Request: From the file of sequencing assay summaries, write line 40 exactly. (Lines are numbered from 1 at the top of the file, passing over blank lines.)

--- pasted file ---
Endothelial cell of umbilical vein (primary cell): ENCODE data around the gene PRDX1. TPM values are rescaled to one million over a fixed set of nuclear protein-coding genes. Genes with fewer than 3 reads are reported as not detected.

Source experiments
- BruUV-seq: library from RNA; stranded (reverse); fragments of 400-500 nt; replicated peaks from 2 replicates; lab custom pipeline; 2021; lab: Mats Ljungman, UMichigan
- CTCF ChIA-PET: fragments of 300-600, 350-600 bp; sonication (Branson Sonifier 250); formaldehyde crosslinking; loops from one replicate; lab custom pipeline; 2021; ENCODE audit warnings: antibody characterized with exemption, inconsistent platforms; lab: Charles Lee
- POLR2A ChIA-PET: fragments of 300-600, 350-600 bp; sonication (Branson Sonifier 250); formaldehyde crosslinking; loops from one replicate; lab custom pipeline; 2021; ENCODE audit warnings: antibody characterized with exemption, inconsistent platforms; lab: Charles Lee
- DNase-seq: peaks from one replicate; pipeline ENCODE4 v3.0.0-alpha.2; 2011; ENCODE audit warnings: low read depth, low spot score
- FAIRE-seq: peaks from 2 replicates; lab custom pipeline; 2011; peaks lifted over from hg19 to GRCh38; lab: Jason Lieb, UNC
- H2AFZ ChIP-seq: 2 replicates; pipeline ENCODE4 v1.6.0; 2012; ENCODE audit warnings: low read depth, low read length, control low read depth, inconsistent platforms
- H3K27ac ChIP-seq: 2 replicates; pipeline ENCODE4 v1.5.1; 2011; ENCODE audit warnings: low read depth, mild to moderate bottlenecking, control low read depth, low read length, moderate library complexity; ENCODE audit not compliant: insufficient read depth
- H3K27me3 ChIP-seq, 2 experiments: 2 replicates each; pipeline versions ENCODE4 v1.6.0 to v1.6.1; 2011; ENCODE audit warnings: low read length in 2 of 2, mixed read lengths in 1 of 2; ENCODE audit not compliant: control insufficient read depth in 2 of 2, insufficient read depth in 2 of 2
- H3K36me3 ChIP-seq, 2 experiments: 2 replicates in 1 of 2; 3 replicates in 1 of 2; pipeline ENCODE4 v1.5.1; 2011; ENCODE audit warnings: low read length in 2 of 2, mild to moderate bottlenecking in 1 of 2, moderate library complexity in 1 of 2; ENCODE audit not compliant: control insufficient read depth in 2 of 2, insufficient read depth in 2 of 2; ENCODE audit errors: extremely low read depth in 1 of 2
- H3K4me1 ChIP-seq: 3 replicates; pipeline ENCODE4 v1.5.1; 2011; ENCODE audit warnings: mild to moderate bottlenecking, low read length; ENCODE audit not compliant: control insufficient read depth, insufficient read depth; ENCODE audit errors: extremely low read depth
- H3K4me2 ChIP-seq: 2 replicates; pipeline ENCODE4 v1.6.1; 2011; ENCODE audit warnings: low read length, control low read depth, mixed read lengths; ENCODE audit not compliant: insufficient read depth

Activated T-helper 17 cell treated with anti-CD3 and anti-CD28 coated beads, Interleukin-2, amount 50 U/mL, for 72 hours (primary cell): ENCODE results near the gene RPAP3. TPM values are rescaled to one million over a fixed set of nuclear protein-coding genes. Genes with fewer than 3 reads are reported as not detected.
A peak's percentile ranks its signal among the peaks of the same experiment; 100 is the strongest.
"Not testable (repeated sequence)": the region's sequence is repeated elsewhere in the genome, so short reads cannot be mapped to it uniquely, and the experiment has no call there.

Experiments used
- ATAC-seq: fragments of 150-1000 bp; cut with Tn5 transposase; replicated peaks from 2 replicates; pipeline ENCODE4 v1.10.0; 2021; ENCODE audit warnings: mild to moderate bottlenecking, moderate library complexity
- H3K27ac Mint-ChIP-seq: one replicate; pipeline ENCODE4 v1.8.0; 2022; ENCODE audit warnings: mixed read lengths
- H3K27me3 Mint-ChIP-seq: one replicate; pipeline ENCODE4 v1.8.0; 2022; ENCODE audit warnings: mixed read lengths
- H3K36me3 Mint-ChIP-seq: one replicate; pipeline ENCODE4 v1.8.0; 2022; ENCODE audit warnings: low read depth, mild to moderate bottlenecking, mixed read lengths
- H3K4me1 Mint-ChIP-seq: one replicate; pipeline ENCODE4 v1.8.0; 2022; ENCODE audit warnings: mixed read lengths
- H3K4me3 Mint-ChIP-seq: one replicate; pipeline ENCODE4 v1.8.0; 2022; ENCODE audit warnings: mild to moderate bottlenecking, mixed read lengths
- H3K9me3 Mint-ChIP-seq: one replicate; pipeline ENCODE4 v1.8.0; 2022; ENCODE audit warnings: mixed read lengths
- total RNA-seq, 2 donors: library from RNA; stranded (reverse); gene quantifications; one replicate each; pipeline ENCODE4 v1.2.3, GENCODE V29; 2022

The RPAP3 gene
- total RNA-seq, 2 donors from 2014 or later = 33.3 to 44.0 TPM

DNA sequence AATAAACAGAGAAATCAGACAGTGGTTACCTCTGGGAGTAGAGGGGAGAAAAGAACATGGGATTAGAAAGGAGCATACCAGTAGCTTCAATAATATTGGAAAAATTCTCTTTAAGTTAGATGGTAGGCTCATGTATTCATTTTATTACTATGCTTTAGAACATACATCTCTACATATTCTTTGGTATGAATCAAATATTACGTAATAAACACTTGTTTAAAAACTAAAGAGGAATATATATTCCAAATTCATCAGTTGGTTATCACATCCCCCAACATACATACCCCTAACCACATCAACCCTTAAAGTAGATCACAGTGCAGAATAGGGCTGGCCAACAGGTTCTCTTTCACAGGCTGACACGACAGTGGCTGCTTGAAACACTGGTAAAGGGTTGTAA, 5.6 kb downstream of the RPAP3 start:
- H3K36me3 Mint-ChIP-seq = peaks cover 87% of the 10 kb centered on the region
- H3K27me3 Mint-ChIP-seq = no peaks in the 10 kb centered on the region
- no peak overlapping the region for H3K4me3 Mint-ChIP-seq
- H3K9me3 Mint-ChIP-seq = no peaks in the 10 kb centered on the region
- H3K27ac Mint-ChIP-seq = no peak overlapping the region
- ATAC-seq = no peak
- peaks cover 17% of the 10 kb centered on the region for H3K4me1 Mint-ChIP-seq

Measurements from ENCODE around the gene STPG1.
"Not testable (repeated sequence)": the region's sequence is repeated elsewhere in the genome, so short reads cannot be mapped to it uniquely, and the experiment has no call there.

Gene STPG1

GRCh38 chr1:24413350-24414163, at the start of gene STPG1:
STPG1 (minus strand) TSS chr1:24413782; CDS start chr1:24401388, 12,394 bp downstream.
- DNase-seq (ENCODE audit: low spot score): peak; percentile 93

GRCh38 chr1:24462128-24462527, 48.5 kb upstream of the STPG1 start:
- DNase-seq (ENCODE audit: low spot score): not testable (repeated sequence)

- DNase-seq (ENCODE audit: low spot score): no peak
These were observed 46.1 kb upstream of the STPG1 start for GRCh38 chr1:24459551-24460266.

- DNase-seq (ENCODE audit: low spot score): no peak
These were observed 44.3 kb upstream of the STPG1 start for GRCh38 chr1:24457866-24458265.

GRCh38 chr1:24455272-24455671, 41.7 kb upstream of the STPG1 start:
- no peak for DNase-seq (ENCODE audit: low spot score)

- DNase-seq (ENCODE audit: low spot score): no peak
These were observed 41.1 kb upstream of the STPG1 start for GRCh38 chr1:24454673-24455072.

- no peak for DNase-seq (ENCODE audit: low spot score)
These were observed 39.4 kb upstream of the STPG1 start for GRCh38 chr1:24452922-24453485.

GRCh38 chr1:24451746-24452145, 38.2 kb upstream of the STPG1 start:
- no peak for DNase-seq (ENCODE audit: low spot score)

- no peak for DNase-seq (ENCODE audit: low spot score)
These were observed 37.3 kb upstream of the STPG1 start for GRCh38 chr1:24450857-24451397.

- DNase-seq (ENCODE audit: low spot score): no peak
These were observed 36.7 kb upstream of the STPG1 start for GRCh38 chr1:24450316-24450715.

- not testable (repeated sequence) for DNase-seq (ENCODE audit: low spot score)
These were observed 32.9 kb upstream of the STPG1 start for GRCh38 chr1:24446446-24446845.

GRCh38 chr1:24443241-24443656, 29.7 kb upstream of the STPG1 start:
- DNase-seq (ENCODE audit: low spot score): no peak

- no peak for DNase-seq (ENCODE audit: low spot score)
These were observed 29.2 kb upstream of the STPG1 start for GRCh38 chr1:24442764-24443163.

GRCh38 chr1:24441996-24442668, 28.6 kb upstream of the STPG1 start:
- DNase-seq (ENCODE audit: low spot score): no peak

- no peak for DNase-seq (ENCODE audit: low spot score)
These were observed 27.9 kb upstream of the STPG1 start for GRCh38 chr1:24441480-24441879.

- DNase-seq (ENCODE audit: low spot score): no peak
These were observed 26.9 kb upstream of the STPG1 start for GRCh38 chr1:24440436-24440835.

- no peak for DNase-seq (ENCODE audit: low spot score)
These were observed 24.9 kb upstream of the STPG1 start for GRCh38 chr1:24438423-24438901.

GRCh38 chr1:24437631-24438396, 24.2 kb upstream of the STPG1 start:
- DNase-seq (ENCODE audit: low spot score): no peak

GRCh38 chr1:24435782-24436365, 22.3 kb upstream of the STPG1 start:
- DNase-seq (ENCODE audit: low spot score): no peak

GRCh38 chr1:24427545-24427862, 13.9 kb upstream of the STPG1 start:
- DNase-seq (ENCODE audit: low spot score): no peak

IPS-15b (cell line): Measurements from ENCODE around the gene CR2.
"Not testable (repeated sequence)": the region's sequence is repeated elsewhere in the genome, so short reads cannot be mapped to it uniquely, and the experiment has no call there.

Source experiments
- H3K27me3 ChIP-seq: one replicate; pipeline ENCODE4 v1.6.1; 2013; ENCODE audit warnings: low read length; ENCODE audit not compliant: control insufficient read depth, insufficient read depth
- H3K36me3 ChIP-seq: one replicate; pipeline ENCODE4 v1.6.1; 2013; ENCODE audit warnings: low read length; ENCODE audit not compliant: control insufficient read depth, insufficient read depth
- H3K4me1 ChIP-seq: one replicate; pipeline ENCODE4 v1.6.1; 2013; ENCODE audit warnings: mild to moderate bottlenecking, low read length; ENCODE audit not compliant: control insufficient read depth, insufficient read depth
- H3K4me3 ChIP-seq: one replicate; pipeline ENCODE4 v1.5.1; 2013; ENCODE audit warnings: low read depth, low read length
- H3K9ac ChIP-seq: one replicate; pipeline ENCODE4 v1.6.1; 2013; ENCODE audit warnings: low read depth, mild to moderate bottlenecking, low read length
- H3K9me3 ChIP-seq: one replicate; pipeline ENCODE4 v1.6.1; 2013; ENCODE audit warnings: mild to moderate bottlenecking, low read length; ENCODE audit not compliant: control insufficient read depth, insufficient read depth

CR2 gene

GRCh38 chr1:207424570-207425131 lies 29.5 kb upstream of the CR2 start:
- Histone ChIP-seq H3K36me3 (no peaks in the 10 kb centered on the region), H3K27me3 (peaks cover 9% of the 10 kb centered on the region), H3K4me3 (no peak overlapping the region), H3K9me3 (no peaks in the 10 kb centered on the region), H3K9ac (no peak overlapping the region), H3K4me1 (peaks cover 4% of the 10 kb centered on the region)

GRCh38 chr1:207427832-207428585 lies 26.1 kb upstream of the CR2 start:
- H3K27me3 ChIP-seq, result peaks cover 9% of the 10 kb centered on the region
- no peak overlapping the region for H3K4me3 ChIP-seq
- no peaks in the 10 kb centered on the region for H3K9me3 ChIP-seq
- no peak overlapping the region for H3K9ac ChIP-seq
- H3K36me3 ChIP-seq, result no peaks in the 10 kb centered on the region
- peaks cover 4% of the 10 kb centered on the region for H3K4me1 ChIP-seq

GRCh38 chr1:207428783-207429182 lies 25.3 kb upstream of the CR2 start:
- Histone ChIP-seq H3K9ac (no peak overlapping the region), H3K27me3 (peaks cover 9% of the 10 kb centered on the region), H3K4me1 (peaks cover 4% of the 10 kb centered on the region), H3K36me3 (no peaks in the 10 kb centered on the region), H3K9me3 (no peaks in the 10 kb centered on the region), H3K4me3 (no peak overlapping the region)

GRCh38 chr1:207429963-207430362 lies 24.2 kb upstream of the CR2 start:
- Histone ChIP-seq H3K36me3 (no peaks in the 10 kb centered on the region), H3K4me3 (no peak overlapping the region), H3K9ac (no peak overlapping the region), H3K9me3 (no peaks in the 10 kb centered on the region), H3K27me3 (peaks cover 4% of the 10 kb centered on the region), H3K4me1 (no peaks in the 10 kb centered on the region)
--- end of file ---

STPG1 (minus strand) TSS chr1:24413782; CDS start chr1:24401388, 12,394 bp downstream.